The pandemic is causing challenges for all of us – here’s an update from many of the programmes we work with about how they are trying to meet these challenges – from marathon cycle rides to emergency water supplies (imagine trying to wash your hands when there is no water!)
The Neighbourhood Care Points in Eswatini are currently being used as feeding stations – the children go there every day for food which they take home to share with their families, but they are not yet allowed to stay for any teaching or other activities. However the government of Eswatini has announced that schools will reopen in January 2021 so it is hoped that the NCPs can also resume normal teaching then.
The story videos which many volunteers have made are being shared with our partners in Eswatini. Eunice (education coordinator for the NCPs) has been reviewing the curriculum during the closure and the stories have now been incorporated into their schemes of work. She says, ‘Thank you so much for the stories, we really do appreciate especially the people that take their time reading for the children. The stories will be shared with the children as soon as everything gets back to normal.’
If you are interested in an e-volunteer placement with the NCPs in Eswatini please email firstname.lastname@example.org – we are currently creating e-volunteer opportunities to support this project.
The biggest event for Treak Community Centre this month has been their sponsored bike ride from Siem Reap to Kep – the Treak Trek.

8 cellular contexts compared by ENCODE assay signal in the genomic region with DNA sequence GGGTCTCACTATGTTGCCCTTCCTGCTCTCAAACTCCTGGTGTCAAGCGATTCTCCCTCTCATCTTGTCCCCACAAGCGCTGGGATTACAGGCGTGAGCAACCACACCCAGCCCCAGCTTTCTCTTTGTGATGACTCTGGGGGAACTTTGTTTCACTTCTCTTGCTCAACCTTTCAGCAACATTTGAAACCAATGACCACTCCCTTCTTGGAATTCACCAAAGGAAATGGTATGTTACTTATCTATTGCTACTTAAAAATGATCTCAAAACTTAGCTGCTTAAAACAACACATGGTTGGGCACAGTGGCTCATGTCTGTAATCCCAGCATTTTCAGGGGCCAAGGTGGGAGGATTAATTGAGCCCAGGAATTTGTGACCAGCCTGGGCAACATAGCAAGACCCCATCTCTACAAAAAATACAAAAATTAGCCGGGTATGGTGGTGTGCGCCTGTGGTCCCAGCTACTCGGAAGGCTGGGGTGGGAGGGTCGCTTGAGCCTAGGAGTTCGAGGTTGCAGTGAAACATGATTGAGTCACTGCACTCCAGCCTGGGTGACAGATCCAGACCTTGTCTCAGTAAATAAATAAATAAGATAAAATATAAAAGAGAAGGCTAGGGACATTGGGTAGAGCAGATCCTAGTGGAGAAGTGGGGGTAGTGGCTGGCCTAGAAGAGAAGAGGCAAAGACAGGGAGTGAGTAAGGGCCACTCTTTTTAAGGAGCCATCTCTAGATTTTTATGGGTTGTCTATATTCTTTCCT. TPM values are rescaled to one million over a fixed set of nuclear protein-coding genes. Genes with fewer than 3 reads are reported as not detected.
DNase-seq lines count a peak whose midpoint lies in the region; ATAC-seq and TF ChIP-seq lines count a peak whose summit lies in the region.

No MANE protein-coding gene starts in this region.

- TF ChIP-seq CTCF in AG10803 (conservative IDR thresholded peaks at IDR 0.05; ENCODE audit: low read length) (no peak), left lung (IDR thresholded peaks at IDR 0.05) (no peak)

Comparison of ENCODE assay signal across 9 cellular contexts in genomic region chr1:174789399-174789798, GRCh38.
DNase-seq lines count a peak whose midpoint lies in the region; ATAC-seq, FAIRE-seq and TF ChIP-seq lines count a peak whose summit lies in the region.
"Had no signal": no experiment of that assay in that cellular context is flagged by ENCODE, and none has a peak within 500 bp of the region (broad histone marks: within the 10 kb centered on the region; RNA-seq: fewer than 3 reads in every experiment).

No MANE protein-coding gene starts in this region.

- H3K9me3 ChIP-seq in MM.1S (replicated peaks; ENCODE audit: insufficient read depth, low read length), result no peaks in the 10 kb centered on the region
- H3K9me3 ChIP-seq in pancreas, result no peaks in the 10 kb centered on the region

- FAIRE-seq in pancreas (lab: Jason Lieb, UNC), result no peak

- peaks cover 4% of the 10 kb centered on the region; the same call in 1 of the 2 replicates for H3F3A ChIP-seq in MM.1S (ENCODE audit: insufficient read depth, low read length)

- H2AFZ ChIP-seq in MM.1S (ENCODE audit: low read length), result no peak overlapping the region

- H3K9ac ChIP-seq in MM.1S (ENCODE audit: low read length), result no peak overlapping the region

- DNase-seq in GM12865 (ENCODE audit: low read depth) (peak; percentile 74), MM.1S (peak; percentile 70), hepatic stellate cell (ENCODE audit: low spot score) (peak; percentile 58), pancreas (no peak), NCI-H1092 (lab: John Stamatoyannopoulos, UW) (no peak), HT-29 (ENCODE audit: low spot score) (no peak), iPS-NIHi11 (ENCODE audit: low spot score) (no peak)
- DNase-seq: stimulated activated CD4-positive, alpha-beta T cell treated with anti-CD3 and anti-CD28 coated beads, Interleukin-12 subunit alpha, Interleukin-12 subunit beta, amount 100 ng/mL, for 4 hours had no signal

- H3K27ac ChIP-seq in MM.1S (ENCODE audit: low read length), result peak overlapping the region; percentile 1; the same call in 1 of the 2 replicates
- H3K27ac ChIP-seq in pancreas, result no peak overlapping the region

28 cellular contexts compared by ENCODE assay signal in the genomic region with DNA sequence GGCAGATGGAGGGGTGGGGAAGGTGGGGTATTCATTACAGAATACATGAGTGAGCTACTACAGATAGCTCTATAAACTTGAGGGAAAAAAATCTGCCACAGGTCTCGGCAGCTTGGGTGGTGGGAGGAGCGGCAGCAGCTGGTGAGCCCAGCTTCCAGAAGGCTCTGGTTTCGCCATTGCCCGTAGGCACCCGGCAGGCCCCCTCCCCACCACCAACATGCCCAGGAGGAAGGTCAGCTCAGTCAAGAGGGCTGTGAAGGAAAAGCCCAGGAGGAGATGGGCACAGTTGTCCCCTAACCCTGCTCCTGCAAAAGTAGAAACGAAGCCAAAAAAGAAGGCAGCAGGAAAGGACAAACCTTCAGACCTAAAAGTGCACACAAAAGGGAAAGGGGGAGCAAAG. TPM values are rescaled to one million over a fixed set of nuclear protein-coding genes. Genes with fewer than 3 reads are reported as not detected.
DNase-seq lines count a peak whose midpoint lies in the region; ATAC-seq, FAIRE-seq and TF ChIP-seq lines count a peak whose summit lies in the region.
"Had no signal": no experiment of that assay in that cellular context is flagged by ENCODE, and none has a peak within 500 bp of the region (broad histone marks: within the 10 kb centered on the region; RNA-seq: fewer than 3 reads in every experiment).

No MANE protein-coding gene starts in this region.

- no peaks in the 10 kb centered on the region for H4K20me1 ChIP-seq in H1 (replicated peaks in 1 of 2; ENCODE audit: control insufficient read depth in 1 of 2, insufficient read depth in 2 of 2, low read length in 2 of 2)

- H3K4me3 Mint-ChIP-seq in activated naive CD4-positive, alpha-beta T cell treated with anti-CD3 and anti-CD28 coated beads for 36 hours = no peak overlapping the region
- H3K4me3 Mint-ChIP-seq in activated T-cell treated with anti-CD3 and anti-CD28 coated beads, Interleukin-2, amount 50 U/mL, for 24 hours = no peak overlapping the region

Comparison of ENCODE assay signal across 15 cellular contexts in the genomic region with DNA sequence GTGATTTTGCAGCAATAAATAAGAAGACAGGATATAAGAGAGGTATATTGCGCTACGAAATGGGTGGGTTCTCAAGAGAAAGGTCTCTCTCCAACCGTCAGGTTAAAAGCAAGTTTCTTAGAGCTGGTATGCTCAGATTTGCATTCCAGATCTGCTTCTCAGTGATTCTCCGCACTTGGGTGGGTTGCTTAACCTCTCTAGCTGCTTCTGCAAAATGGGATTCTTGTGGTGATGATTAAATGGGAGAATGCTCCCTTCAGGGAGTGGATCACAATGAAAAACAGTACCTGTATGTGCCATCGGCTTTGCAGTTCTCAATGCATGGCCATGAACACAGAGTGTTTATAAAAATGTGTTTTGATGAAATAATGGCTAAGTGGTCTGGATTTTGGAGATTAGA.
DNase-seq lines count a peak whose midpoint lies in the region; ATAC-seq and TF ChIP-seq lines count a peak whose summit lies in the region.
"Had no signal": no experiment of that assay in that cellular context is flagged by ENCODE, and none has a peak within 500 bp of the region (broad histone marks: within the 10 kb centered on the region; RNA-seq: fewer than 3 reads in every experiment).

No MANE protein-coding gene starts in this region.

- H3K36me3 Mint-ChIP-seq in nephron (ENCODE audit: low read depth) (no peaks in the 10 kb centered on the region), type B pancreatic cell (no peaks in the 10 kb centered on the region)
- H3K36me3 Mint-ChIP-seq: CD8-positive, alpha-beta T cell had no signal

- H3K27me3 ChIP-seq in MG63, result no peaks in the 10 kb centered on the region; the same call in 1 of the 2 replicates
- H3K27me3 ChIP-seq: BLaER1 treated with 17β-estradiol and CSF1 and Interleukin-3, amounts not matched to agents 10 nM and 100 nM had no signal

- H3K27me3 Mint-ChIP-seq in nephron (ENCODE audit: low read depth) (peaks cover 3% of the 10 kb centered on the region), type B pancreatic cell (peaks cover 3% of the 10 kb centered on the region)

They told us: ‘It now looks likely that international travel (and therefore our volunteers and visitors and income) will be disrupted well into 2021. Realising the challenges we face, the staff got together and said that they would like to play their part in fundraising to help the school. The idea of an annual TREAK TREK was born, which in 2020 will be a 320 kilometre sponsored bike ride from Siem Reap to Kep on the coast. This will be a big challenge for the staff, who have never attempted anything like this before. We have been in serious training during August, cycling every Thursday, gradually building up to 100 kms. We of course hope to raise money through the ride, but it will also be an enormous adventure for the staff, taking many of them to parts of their country they’ve never seen before. In addition it will be a great team building exercise, as already evidenced during the weekly training sessions.’
The ride began on October 6th and was successfully completed on October 12th, a total distance of 346 km. They had many adventures along the way, including monsoon rain, flooded roads, an epic journey in the back of a truck and a ‘missing’ guesthouse. They saw the bats at Battambang, experienced the traffic jams of Phnom Penh, celebrated two birthdays and finished with a celebratory meal of freshly caught crab by the sea at Kep. Read about their adventures in their blog –
Well done to the Treak team! If you would like to sponsor their ride you can do so here
If you are interested in an e-volunteer placement with Treak Community Centre have a look here
After a long lockdown, The Gambia is just starting to open up again. The Ministry of Education recently announced that schools for grades 7 – 12 will reopen on October 14th with all lower grades opening two weeks later so Mary’s Little Lambs Nursery and Prep School can finally reopen on 28th. The staff are currently busy preparing for this – strict safety protocols are in place, meaning the staff must ensure the school has been thoroughly cleaned and disinfected, that hand-washing facilities are available and that there are clear rules for safe behaviour around the school. Training for the new school curriculum has not yet been able to take place because of restrictions on holding workshops, but it is hoped these regulations will be lifted soon and that training can take place during the Christmas holidays. We wish everyone at the school well as they reopen.